Britannic (III)

1930 – 1960

The White Star Line’s history had never seemed to recover since the terrible tragic of the Titanic in 1912. Only four years later, the third of the Olympic-class vessels – the second Britannic – went to the bottom in the Mediterranean as a casualty of World War I. The war itself meant bad times for the White Star Line. Not until 1927 did the company put in service a ship of distinction, if you do not count the German war-prizes from the beginning of the decade. She was the Laurentic, and started a modernisation inside the White Star Line. The Laurentic sported the new spoon-shaped stern, which would later be seen on the Queens and other famous vessels. However, the ship was yet somewhat of a throwback with its pencil funnels and blunt bow. To receive a reputation of being a modern company, the White Star Line had to take one more step away from traditional shipbuilding.

When the Cunard Line and the French Line started off with their projects of building the Queen Mary and the Normandie, the White Star Line too wanted to compete. They presented plans of a ship with a thousand feet in length, and a speed to rival the ship’s two competitors. The ship was supposed to be named Oceanic after the first steam vessel in White Star possession. But as timed hardened and the Depression drew closer, White Star had to cancel their ship. Cunard put all work on their ship on hold. Only the French managed to continue their work.

Since the building of the Oceanic already had begun in 1928, lots of steel now lay unusable. Instead of throwing it away, White Star decided to have it put in another vessel, a vessel similar to the Oceanic’s planned proportions. Just as with the Queen Mary and the Normandie, the Oceanic was supposed to bear three squat funnels. The new and smaller ship would only sport two of them, but otherwise be a copy of the thousand-footer. The name of the vessel that would bring the White Star Line into the modern world of shipbuilding, was Britannic.

On August 6, 1929, the Britannic was launched. The world was interested in White Star’s new notion of external design. One interesting feature was that the ship’s forward funnel – not the aft one – was a dummy. This dummy was not used for ventilation as ordinary dummy-funnels used to; it housed the radio cabin and the engineering officer’s smoking room. In June, the next year, the world’s heart would beat one extra beat, when the inside of the ship was revealed upon delivery. It was obvious that the new ‘Art Deco’ style had influenced the ship. Much light wood and other artistic novelties were shown inside the ship. The Île de France from 1927 had set the pattern. The Britannic’s maiden voyage started off from Liverpool on June 28, 1930, and continued to Belfast and Glasgow, before heading for New York. The passengers could choose to travel in three classes: Cabin, Tourist and Third. This dividing (instead of First, Second and Third) meant that the ship’s lower class had been given less space, and so had the higher class. All about the liner circulated around equality and this lead to that the Britannic became a very popular ship.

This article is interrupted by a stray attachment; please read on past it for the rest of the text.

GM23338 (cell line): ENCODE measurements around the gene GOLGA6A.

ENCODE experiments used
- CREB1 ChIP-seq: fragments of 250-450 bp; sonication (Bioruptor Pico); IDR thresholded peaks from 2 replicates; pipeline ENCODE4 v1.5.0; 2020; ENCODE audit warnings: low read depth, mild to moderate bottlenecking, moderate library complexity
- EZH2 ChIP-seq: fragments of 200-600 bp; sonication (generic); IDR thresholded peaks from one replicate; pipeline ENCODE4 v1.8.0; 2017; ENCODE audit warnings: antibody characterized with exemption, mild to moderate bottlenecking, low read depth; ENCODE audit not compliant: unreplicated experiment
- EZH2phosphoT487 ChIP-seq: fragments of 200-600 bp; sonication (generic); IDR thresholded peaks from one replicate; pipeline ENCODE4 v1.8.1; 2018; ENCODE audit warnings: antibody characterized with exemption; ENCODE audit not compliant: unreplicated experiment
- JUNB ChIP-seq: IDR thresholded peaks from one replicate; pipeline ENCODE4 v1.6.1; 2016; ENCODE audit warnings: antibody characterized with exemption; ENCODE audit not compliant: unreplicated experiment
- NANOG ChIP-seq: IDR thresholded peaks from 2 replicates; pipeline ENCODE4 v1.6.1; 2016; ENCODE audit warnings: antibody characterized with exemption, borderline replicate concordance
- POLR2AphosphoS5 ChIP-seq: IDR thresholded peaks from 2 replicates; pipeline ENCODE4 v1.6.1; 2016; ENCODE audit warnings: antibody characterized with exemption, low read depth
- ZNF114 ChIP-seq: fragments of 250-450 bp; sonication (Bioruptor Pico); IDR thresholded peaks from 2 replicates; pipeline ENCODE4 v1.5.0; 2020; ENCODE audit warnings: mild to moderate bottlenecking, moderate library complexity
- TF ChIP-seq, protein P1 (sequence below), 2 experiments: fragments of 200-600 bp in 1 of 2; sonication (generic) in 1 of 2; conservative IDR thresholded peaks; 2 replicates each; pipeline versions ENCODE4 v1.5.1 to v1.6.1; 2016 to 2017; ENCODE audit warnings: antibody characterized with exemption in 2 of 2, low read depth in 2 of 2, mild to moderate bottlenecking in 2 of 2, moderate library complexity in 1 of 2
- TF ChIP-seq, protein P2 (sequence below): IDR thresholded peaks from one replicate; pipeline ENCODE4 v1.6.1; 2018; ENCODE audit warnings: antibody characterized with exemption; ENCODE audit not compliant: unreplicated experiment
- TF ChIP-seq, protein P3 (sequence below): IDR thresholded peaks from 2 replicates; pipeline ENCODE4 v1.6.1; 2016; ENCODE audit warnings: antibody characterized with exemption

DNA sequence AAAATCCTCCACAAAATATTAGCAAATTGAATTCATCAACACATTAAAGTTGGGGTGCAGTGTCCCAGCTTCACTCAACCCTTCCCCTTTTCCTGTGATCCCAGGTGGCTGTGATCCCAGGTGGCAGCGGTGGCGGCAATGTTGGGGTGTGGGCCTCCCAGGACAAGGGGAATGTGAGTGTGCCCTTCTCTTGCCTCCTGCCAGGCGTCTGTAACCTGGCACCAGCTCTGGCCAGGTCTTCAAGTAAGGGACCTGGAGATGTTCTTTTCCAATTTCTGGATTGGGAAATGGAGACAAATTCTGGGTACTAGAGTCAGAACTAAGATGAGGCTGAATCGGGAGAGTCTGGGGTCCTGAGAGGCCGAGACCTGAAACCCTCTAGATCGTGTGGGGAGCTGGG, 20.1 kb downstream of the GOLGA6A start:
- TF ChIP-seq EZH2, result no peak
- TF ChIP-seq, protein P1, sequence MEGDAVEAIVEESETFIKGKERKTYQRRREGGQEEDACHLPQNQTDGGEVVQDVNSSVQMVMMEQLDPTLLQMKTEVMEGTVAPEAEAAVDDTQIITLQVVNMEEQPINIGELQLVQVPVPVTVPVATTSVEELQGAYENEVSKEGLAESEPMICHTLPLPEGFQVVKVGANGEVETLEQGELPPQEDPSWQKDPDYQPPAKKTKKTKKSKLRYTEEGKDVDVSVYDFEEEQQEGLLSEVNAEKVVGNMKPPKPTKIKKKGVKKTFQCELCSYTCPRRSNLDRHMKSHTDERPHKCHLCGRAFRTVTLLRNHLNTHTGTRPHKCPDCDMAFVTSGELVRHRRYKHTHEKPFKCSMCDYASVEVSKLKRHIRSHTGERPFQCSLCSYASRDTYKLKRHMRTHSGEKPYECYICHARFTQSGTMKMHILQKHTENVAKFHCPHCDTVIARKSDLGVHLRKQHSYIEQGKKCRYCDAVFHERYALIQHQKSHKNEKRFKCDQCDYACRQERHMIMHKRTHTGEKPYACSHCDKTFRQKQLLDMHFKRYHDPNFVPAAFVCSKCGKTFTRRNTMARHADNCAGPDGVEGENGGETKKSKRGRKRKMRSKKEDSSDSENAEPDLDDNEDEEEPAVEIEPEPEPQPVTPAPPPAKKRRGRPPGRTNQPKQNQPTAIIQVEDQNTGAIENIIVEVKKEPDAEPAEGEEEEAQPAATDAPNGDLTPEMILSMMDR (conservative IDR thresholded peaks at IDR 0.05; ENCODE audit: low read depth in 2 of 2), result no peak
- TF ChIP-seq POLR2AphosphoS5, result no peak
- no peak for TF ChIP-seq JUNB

It was not only in appearance that the Britannic was a novelty. The ship’s machinery was of an entirely new breed. She was the first major British motor-vessel on the seas, and her two Diesel engines – developing 13,000 horsepower each – only consumed half of the amount of fuel an ordinary steam vessel did. This made the Britannic an interesting point of view when shipbuilders in the future decided upon Diesel machinery instead of the classic steam engine. But it would take time before the Diesel would rule the market. The Queen Elizabeth 2 of 1969 had her engines remade from steam to diesel-drive in 1987! The efficiency of the Britannic’s Diesel engines could easily be proved by showing the radiators in the engine-room, used to heat the cold place.

In 1934, both the White Star Line and the Cunard Line had suffered so terribly from the Depression that the two former rivals had to merge in May that year. It was the British Government that forced the two companies together when Cunard needed a loan for the still unfinished Queen Mary. Thus,the Queen partly became a White Star ship. One can only assume that the ship’s dated white forecastle was a White Star brainchild, since Cunard’s ships had never used a raised white forecastle – that was something of a White Star ‘logo’. This raised forecastle also appeared on the Britannic, but it was connected with the ship’s middle superstructure, just as the second Britannic sported.